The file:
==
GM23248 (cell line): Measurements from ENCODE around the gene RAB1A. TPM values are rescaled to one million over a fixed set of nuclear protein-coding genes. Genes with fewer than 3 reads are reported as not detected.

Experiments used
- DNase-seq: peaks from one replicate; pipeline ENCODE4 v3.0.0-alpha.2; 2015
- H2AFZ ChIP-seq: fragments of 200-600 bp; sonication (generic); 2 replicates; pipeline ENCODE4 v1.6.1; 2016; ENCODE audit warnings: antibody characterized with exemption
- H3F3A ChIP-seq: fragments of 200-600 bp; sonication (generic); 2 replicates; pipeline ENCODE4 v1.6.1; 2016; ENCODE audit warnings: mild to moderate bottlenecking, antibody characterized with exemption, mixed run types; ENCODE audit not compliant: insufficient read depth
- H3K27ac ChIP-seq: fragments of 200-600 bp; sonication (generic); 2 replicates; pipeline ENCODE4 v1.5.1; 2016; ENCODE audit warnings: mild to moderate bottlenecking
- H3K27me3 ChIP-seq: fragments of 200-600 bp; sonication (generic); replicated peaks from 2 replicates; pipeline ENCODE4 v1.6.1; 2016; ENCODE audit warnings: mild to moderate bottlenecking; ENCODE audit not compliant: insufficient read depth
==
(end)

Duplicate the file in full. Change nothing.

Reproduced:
GM23248 (cell line): Measurements from ENCODE around the gene RAB1A. TPM values are rescaled to one million over a fixed set of nuclear protein-coding genes. Genes with fewer than 3 reads are reported as not detected.

Experiments used
- DNase-seq: peaks from one replicate; pipeline ENCODE4 v3.0.0-alpha.2; 2015
- H2AFZ ChIP-seq: fragments of 200-600 bp; sonication (generic); 2 replicates; pipeline ENCODE4 v1.6.1; 2016; ENCODE audit warnings: antibody characterized with exemption
- H3F3A ChIP-seq: fragments of 200-600 bp; sonication (generic); 2 replicates; pipeline ENCODE4 v1.6.1; 2016; ENCODE audit warnings: mild to moderate bottlenecking, antibody characterized with exemption, mixed run types; ENCODE audit not compliant: insufficient read depth
- H3K27ac ChIP-seq: fragments of 200-600 bp; sonication (generic); 2 replicates; pipeline ENCODE4 v1.5.1; 2016; ENCODE audit warnings: mild to moderate bottlenecking
- H3K27me3 ChIP-seq: fragments of 200-600 bp; sonication (generic); replicated peaks from 2 replicates; pipeline ENCODE4 v1.6.1; 2016; ENCODE audit warnings: mild to moderate bottlenecking; ENCODE audit not compliant: insufficient read depth